Flight Performance and Thermal Tolerance of Flies Acclimated to Hypoxia or Hyperoxia

Saturday, February 13, 2016
Shayan Shiehzadegan, Arizona State University, Tempe, Tempe, AZ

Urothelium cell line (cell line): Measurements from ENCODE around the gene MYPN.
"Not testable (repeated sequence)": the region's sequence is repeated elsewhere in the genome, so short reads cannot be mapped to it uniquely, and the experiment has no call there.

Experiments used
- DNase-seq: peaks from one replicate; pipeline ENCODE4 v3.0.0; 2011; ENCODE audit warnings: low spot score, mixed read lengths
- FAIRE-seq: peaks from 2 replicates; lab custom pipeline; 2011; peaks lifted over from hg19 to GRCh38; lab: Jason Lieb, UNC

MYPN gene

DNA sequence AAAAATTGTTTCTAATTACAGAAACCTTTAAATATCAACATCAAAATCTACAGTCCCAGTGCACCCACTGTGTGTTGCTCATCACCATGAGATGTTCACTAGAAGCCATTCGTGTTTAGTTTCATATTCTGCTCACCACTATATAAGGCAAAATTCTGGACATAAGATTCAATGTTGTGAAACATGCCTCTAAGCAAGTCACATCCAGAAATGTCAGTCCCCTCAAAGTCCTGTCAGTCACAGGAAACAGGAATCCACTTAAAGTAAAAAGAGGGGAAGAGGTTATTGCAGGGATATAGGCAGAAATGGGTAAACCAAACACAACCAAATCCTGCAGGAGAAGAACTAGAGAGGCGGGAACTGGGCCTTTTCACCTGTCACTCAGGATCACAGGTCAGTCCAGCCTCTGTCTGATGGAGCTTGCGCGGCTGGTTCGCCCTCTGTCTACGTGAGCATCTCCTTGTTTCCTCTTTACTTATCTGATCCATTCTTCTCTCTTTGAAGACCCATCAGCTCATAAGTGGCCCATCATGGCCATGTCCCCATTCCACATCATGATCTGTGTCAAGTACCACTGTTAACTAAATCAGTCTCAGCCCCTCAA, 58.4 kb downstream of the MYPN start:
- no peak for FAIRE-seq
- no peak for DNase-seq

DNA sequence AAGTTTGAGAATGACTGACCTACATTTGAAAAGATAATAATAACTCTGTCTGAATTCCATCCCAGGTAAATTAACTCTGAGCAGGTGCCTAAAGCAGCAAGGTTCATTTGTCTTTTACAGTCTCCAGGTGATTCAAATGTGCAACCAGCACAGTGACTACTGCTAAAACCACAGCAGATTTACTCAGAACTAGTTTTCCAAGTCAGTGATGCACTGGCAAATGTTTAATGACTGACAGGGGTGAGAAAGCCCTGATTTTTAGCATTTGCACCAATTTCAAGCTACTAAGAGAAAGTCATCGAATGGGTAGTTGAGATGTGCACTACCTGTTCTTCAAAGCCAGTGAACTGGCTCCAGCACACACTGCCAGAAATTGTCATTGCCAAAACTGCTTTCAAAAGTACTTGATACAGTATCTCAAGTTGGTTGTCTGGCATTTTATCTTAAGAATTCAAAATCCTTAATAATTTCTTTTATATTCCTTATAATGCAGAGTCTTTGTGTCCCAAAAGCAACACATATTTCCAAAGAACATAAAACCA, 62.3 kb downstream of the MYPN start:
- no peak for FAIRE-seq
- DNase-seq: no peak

A recent theory holds that high temperature kills animals by raising the oxygen demand above the oxygen supply. Consequently, animals exposed to hypoxia are more sensitive to heating than those exposed to normoxia or hyperoxia. We hypothesized that animals raised in hypoxia would develop their organs to enhance supply of oxygen, thereby making them less sensitive to heating. Such acclimation would be expressed as greater heat tolerance and better flight performance in individuals raised at lower oxygen concentrations. We raised Drosophila melanogaster from eggs to adults under oxygen concentrations ranging from 10% to 31% and measured two variables to test our hypothesis. The two variables measured were knockdown time at 39.5°C and normoxia (21%) and also flight performance at each of several temperatures (37°C, 39°C, and 41°C) and oxygen concentrations (12%, 21%, and 31%). Flies from all treatments had the same heat tolerance as adults. However, flight performance was greatest for flies raised in hyperoxia, indicating that flies acclimated to oxygen supply during development but in the opposite direction that we predicted. Flight performance was also greatly affected by the temperature, with flies at the highest temperature being less likely to fly than those at lower temperatures. Contrary to current theory, the oxygen concentration during testing did not influence the ability to fly as much as development conditions did. Future research will test the hypothesis that flies that develop in hyperoxic environments fly better because they can grow to a larger size at adulthood.